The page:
1. Goal differences: Sometimes different work groups having different goals have incompatible goals. For example, in a cable television company, the salesperson’s goal is to sell as many new installations as possible. This can create problem for the service department, because their goal is to do timely installations.

Personal factors

  1. Skills and abilities: Work force in an organization/department is composed of people with varying levels of skills and abilities. Such diversity in skills and abilities leads to conflict, especially when jobs are interdependent. Workers may find it difficult to work with a new boss, fresh from University knowing a lot about managing people but unfamiliar with the technology they are working.
    1. Personalities: Personality also causes individual differences. It is differences in personality that neither the manager likes all of his co-managers and subordinates nor all of them like the manager. This creates conflict among them. Research studies report that usually an abrasive personality is rejected by others. An abrasive person is one who ignores the interpersonal aspects of work and feelings of colleagues.
  • Perception: Differences in perceptions can also lead to conflict. One area in which perception can, for example, differ may be the perception of what motivates employees. Managers, for example, usually provide what they think employees want rather than what employees really want.
    • Values and ethics: People also hold different beliefs and adhere to different value system. Older workers, for example, value company loyalty and probably do not take a sick day when they are not really sick/ill. But, the younger workers, valuing mobility, may be take a sick day to get away from work.
    • Emotion: The moods of the people can also be a source of conflict in the work place. Problems of home often spill over into the work arena, and the related moods can be hard for others to deal with.
    • Communication barriers: Communication barriers such as physical separation and language can create distortions in message, and these, in turn, can lead to conflict value judgment also sometimes serves as barrier.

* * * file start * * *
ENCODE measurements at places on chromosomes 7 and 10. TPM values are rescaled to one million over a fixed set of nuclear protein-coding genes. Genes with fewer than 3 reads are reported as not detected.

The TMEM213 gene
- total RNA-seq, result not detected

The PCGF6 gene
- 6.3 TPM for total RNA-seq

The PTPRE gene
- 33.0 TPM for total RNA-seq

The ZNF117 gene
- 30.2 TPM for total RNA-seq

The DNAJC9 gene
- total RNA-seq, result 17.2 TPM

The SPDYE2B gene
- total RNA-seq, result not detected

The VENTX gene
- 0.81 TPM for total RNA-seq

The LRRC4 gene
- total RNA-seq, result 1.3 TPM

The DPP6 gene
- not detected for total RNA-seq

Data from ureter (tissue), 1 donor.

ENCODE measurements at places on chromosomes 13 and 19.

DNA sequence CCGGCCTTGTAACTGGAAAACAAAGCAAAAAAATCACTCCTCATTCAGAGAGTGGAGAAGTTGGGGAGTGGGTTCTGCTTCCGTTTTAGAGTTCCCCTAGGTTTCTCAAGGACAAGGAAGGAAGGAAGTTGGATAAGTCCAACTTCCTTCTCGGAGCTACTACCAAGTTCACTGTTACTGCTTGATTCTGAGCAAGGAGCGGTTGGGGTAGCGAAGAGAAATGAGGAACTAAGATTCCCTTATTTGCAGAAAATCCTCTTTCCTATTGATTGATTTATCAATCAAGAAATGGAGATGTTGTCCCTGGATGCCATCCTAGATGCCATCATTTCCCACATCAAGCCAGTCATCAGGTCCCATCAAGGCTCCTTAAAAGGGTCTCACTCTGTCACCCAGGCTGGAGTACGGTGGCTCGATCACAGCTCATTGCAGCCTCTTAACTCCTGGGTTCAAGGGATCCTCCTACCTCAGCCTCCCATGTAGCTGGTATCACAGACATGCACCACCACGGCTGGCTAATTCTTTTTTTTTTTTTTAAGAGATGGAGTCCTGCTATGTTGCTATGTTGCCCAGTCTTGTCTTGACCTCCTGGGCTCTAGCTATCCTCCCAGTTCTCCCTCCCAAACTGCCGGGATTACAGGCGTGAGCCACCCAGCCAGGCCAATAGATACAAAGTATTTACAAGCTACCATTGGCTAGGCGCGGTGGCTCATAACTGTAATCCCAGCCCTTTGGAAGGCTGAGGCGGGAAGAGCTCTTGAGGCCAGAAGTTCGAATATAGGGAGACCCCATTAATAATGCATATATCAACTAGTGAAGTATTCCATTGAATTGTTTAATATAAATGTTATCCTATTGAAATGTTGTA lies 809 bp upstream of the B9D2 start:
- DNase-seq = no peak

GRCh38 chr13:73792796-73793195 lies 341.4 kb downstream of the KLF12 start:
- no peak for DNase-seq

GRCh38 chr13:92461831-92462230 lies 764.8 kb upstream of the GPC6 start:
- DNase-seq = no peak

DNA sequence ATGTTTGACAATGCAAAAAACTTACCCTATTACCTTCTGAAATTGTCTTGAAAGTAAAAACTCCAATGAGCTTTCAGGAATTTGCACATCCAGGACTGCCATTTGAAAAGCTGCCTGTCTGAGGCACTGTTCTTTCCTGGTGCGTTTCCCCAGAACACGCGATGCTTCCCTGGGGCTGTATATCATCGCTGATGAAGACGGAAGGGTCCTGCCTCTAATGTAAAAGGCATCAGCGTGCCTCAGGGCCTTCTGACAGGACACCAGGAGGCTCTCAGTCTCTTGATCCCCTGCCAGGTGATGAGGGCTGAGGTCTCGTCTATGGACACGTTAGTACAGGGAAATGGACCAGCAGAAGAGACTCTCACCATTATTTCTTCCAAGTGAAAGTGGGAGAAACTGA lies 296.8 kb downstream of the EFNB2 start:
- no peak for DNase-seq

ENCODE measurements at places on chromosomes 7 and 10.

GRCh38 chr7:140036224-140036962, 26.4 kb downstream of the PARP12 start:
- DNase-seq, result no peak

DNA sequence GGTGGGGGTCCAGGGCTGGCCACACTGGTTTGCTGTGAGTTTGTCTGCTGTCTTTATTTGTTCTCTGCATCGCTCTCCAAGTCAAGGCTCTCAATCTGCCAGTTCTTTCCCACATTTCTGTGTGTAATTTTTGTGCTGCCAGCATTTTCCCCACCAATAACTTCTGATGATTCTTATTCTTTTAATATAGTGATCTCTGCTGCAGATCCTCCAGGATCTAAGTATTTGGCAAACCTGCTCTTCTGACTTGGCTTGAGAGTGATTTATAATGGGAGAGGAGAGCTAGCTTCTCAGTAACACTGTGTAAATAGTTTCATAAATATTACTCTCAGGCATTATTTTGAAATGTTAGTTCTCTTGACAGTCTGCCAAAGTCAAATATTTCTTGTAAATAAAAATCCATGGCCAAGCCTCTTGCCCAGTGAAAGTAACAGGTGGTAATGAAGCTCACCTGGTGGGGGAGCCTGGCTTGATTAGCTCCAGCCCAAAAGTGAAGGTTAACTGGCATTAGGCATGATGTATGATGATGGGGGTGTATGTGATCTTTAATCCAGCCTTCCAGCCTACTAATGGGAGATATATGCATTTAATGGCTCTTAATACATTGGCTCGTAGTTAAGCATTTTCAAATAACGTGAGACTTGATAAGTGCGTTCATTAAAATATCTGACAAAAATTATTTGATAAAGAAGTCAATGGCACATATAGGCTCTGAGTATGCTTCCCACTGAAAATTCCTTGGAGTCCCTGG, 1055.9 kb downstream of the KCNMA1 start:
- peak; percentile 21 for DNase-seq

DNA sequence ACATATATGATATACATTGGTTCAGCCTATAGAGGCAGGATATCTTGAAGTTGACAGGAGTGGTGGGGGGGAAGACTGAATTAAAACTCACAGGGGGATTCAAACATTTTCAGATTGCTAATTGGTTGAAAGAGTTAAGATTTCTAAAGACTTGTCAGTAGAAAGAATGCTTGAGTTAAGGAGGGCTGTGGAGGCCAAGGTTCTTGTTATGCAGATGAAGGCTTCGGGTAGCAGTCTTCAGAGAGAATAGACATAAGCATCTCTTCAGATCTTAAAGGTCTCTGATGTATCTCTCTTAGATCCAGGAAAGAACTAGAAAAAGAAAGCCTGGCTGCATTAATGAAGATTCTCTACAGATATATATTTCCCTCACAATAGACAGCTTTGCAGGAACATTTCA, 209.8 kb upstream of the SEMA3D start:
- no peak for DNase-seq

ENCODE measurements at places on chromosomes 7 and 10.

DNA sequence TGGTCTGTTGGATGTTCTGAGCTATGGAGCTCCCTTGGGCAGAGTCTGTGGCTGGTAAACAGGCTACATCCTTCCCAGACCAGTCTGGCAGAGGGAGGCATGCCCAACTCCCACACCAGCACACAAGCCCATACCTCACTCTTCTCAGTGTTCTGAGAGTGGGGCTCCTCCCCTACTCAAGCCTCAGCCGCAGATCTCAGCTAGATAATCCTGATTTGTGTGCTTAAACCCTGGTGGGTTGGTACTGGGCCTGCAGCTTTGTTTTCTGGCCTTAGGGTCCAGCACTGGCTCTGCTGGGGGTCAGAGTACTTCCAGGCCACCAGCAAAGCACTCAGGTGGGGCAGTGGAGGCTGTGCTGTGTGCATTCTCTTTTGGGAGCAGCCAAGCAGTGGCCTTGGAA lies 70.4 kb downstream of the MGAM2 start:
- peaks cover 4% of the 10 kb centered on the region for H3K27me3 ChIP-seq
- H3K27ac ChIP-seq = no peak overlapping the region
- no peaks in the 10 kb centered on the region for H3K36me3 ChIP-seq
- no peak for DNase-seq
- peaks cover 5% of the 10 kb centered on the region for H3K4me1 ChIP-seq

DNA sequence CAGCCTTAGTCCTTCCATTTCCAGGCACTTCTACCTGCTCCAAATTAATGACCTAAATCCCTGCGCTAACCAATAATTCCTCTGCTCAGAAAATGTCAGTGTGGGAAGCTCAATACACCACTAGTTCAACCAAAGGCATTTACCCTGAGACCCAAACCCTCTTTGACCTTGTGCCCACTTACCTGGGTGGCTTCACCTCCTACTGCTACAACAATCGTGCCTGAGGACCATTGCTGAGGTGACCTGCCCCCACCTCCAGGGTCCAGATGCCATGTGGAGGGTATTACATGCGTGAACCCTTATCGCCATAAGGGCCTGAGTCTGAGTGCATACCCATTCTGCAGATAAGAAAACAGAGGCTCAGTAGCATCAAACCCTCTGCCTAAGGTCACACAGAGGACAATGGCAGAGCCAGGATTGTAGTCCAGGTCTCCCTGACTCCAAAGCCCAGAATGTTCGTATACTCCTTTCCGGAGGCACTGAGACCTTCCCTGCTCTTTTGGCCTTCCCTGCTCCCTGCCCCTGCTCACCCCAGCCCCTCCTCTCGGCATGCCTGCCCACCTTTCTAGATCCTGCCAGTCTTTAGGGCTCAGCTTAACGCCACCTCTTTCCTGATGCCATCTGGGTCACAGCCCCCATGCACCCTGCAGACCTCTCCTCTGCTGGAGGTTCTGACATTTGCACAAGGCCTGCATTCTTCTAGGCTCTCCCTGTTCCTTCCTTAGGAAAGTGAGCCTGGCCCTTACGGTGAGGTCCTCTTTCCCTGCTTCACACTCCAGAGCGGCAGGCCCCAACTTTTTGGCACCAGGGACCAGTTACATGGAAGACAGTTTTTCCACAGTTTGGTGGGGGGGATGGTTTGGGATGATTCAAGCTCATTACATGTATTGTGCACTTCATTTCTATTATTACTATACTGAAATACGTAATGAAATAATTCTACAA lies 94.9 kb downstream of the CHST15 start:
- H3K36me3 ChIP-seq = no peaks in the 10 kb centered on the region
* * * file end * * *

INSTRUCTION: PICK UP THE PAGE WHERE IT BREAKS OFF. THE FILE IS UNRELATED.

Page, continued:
11.   Explain the concept of inter-group conflict? Enlist its types. Explain the dynamics of inter-group conflict.

Inter-Group Conflict

When there is a conflict between two different groups of an organization, it is called as inter-group conflict. Conflict between marketing and finance group in an organization is an example of inter-group conflict. The concepts of inter-group conflict can be explained through below given points.

  1. There are distortions of perception, related to one’s own group and about the other group. Firstly, perception of one’s own group is highly selective: people see only the best aspects of their own group and deny any weakness. Secondly, perception of the other groups is systematically distorted: group see only the worst parts of other groups and deny other groups positive accomplishments. Thus, inter group conflict leads to increased use of stereotypes. Each group develops more positive stereotype of itself and a more negative of other.
  2. Interaction and communication between groups decreases. As group members feel hostile toward members of rival group, there is less desire for interaction with them. Moreover, decreased interaction. Makes it easier for each group to maintain its negative stereotype of the other.

Even when group are forced to interact with each other, those interactions become fairly rigid and formal. Whatever information is passed between groups is carefully rationed and sometimes deliberately distorted. Groups tend to ignore the similarities between their positions and exaggerate the differences.